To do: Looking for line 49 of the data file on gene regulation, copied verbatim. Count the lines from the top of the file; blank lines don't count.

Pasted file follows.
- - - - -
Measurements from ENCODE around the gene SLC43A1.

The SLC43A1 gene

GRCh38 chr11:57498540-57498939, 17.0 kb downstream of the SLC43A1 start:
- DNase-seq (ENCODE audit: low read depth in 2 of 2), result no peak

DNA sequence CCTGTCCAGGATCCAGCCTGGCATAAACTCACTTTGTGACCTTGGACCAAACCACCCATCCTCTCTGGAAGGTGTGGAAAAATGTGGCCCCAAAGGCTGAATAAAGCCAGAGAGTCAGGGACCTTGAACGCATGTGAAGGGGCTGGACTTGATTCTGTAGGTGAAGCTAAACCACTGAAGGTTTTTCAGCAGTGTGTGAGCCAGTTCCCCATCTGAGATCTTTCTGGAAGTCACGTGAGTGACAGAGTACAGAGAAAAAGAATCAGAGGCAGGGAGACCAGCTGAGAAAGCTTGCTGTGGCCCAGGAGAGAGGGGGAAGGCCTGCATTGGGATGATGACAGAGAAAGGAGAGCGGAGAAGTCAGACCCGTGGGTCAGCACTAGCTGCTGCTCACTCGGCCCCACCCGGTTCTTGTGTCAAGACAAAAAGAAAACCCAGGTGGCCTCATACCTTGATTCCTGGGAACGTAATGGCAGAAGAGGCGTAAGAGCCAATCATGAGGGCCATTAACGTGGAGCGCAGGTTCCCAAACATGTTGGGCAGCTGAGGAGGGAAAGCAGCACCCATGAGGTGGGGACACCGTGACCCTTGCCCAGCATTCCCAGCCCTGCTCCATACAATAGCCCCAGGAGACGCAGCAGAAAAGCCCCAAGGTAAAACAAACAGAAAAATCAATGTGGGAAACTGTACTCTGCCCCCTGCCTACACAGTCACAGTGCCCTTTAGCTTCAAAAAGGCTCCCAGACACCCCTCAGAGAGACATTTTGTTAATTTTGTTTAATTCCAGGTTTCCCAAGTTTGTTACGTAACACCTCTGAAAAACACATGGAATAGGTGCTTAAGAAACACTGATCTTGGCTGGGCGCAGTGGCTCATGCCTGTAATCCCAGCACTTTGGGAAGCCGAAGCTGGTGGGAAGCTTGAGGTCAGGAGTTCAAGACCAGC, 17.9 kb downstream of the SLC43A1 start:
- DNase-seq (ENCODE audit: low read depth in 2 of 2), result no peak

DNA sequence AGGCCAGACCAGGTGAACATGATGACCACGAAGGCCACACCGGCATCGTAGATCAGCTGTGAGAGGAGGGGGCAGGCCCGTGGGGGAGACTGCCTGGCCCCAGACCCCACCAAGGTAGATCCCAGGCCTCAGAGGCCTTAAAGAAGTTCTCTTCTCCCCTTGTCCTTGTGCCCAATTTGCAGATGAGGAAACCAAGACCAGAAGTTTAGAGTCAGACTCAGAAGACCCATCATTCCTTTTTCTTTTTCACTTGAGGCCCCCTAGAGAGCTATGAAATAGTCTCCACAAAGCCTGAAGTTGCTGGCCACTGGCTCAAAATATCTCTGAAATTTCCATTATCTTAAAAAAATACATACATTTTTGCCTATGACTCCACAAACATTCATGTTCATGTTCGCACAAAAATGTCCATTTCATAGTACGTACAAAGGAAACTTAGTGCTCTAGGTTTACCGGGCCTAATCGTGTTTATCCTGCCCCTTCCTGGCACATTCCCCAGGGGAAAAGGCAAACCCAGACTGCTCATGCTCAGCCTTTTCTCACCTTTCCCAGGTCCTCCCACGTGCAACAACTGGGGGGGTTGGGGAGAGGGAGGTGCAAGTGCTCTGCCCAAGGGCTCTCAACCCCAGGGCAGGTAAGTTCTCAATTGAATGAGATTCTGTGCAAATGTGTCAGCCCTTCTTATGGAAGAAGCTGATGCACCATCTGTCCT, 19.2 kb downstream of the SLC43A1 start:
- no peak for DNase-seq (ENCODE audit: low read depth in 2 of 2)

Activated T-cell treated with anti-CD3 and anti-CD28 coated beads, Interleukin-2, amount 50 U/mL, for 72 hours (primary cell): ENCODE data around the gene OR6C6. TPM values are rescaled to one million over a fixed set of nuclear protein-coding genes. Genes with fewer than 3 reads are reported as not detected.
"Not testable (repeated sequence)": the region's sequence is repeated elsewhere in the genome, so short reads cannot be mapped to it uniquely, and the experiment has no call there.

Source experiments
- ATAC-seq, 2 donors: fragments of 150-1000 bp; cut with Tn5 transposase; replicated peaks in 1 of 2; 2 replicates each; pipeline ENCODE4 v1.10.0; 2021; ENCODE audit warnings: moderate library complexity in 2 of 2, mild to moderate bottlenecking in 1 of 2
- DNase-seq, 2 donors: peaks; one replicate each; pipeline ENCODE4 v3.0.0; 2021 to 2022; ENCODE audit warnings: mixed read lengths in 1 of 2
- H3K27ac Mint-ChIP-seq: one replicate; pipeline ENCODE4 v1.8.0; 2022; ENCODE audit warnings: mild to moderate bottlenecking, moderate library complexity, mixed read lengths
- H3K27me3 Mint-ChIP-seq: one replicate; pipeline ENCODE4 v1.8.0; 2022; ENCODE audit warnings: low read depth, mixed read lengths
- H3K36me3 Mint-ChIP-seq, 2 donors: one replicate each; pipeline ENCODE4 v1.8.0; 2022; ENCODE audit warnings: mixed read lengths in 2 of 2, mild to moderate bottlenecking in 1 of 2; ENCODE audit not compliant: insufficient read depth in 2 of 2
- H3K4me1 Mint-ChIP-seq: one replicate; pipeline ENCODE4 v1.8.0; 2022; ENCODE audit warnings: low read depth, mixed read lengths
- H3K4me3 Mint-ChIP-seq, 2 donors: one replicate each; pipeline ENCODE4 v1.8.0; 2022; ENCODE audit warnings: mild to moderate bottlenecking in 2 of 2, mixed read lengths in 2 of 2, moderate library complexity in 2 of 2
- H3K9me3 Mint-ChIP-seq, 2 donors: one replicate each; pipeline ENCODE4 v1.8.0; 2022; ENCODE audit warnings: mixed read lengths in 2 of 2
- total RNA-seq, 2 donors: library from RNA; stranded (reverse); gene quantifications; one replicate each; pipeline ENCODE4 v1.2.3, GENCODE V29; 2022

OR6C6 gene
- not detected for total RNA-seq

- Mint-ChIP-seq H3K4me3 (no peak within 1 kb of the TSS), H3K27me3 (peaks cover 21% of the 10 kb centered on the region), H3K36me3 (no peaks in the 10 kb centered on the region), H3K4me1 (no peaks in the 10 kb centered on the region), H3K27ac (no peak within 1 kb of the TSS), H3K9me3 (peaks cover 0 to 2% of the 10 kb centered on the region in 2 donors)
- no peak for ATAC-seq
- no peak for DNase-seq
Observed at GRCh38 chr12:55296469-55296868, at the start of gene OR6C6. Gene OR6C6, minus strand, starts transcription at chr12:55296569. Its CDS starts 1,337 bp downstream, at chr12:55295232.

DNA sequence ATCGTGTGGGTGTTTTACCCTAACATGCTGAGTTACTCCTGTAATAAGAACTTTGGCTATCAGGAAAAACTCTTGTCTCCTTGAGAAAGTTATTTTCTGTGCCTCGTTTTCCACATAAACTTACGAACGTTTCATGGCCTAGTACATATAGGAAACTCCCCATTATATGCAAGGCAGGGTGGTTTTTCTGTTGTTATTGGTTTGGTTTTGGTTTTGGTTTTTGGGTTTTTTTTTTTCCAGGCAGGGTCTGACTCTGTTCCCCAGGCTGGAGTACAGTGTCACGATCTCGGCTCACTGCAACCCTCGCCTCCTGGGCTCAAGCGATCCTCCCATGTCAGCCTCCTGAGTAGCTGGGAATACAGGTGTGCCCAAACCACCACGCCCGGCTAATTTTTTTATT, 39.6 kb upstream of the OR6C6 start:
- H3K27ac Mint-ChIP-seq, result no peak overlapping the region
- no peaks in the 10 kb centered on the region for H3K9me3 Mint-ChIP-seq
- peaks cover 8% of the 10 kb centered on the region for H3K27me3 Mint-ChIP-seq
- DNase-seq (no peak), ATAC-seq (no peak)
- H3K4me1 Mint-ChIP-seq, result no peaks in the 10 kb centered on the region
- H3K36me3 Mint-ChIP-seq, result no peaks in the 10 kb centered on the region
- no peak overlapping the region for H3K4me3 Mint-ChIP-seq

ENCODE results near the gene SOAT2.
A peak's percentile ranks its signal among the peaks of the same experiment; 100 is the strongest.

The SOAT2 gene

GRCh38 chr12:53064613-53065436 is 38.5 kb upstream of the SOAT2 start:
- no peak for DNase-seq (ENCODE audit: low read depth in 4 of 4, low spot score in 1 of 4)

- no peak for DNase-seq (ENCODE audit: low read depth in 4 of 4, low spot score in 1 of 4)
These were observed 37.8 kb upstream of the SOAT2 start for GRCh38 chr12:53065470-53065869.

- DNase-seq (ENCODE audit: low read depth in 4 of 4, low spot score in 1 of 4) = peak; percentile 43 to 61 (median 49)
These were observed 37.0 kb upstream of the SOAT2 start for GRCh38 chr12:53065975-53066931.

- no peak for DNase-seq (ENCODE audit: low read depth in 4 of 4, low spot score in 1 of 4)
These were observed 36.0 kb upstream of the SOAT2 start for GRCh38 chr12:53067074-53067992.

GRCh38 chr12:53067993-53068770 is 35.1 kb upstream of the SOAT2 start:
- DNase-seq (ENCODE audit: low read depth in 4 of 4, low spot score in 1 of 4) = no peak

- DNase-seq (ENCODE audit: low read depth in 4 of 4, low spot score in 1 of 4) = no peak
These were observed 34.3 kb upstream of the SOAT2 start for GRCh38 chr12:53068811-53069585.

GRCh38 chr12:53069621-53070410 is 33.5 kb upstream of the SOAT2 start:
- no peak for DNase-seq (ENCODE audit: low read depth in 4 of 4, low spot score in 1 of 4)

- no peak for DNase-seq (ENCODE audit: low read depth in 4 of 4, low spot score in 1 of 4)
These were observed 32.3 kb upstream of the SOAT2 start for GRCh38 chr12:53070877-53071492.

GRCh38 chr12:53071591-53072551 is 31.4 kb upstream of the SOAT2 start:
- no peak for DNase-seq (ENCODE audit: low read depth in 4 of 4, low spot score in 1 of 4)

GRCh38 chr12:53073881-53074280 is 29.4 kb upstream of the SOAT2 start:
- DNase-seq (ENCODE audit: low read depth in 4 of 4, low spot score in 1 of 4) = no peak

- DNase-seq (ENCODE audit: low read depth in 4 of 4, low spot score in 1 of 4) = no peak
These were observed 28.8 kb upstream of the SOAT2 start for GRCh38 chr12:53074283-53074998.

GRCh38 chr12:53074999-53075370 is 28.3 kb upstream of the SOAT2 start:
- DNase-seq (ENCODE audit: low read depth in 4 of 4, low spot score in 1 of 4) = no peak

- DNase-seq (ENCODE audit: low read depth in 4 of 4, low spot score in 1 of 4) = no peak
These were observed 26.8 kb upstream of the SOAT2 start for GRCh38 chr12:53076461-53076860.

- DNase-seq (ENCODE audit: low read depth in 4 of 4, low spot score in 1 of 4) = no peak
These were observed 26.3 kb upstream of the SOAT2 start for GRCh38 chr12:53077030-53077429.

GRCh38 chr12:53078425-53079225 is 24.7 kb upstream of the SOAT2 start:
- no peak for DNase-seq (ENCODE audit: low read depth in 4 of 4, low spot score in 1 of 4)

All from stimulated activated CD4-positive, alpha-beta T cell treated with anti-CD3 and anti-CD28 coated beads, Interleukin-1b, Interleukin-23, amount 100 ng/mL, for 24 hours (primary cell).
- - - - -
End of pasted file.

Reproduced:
These were observed 34.3 kb upstream of the SOAT2 start for GRCh38 chr12:53068811-53069585.